The rapid growth of Durham University spin-out Kromek Group, has been highlighted in the company’s first set of financial results since it joined the Alternative Investment Market.
The Sedgefield-headquartered technology firm, now a world leader in colour imaging for x-rays, floated on the London Stock Exchange for the first time six months ago with plans for major expansion in the medical, security and nuclear markets.
Half yearly results published yesterday show it achieved threefold year-on-year revenue growth for the six months ended October 31, driven by the acquisition of eV Products and growing customer demand.
During the period, the firm reported revenue of around £2.4m, compared to £710,000 for the same period in 2012. EBITDA losses, meanwhile, were £1.3m, compared to around £2m last year, with period-end cash of £10m. Kromek also eliminated its April year-end £2.5m debt position.
Chief executive Arnab Basu said: “Kromek is currently growing strongly as we enter the rapid commercialisation phase of our business, utilising our power IP and technology platforms.
“Having competed a successful IPO during the period, we are now in a stronger financial position as we look to grow our business. We have seen encouraging take-up of our products in all of our three target sectors and are confident about the future prospects of the business.”
Kromek, formerly known as Durham Scientific Crystals, started as a two-man spin-out from Durham University in 2003. It now employs about 100 people, half in County Durham and the rest in offices in America and Germany.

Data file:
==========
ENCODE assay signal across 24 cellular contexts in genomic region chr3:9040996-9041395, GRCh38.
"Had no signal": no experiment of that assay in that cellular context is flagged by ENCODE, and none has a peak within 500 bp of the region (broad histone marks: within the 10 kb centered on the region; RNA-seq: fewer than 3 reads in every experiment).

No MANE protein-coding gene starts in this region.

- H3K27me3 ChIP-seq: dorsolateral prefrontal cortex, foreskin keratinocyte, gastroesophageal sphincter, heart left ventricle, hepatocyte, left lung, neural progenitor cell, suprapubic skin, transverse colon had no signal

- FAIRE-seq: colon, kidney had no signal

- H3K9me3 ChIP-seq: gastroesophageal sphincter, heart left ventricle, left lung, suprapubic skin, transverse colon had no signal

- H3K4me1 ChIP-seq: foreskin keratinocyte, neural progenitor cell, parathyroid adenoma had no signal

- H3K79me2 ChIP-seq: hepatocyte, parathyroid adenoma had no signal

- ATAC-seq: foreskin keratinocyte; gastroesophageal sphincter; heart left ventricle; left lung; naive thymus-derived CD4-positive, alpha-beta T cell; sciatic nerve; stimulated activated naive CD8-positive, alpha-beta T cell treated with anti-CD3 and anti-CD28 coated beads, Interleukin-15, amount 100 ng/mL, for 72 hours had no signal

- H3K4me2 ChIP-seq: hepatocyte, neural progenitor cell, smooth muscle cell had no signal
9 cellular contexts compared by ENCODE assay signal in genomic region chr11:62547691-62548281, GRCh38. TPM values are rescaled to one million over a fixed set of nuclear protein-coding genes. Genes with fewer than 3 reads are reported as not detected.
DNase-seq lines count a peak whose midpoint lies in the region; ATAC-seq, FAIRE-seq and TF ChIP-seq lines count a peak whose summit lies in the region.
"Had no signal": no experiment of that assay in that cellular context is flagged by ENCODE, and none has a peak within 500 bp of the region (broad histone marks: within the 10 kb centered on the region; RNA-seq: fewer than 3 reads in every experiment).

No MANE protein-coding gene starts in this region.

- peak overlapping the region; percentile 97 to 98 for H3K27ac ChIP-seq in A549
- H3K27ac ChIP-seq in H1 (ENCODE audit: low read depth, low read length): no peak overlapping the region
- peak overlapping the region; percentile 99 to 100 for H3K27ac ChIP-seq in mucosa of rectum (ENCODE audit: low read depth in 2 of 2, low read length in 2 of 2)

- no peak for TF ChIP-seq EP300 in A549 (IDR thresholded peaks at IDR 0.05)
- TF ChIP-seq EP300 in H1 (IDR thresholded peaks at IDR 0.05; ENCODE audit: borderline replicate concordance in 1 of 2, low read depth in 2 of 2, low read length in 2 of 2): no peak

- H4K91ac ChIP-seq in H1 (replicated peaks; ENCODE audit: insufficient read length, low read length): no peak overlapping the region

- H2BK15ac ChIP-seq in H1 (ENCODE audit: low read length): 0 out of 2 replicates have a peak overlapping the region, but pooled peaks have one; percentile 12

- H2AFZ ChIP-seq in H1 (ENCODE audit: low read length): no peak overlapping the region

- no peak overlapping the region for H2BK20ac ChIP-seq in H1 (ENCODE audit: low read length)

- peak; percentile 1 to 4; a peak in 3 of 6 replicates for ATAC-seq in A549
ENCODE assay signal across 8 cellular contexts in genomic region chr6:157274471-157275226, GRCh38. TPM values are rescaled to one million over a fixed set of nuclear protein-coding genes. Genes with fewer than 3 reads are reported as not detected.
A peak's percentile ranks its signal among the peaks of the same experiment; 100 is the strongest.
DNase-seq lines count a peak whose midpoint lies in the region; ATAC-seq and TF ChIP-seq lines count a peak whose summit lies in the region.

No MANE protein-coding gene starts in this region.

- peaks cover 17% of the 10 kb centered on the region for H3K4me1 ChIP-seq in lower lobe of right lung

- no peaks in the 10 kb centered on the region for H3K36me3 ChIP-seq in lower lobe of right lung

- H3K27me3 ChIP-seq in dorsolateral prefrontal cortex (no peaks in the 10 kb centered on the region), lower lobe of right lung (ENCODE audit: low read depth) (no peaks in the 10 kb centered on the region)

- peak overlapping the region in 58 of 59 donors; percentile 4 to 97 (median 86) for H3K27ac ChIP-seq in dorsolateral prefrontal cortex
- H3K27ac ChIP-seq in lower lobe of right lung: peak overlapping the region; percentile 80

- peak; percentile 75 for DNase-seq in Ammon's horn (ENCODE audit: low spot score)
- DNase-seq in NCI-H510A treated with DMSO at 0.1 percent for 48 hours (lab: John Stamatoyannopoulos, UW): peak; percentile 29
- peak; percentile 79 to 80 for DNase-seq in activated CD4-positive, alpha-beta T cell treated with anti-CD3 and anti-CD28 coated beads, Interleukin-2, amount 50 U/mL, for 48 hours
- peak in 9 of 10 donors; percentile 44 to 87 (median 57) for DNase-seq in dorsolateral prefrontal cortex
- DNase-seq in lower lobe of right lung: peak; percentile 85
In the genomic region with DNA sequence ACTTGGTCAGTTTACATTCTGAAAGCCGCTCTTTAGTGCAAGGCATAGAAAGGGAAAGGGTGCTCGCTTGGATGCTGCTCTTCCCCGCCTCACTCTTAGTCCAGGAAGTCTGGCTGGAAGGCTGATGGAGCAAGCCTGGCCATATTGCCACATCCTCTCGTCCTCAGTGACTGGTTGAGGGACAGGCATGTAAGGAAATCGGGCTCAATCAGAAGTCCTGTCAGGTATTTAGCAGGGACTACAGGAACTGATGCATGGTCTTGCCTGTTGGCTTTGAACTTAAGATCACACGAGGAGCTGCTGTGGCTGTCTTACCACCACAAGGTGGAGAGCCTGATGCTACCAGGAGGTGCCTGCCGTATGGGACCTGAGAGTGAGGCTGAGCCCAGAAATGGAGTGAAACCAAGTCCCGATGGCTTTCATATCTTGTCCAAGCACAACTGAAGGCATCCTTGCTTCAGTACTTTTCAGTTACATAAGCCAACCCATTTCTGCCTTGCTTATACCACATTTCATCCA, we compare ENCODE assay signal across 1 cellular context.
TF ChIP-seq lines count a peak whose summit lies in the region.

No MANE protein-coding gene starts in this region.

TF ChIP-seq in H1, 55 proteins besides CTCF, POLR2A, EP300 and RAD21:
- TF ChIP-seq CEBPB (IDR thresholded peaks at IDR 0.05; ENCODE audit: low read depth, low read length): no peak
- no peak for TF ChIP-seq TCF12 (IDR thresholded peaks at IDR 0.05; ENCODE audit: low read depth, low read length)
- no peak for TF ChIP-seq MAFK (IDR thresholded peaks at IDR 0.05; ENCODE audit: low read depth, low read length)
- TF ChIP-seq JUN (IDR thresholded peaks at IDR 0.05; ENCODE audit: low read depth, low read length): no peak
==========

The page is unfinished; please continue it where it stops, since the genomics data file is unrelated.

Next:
Based around cadmium zinc telluride (CZT), the company’s products have been tested and refined over the years, with Kromek’s focus now shifting to commercialisation.
In the six months covered by the latest results, successes in medical imaging include Kromek’s involvement in a two-year development programme worth up to $5.3m in the medical CT market as an exclusive partner with a top OEM. A further $990,000 contract has since been secured with a second medical imaging OEM.
In security screening, ten contracts were secured during the period from UK airports requiring bottle scanners, with further emerging since.
Kromek, which secured the highest level of certification from the European Civil Aviation Conference for the Kromek Bottle Scanner, is also set to benefit from new European legislation mandating a partial lifting of the ban on carrying liquids on aircraft by January 31.
In nuclear detection, meanwhile, the company won contracts worth up to $2.5m from Northrop Grumman in the USA for two separate programmes.
A contract of up to $1.2m from Domestic Nuclear Defence Office, part of Homeland Security, was also won, along with orders from a number of commercial customers in Asia, Europe and the USA.
Kromek and its US subsidiary Nova R&D are likewise team members of a Northrop Grumman-led consortium that has been awarded a contract under a $4bn IDIQ programme by the US Defense Threat Reduction Agency.
Basu said: “The technology is ready and the market is also ready. The prospects for Kromek are substantial.”
He added that challenges included unpredictably in the rate its technology would be adopted, as well as in the execution of expansion plans, but said the company was taking steps to mitigate those risks.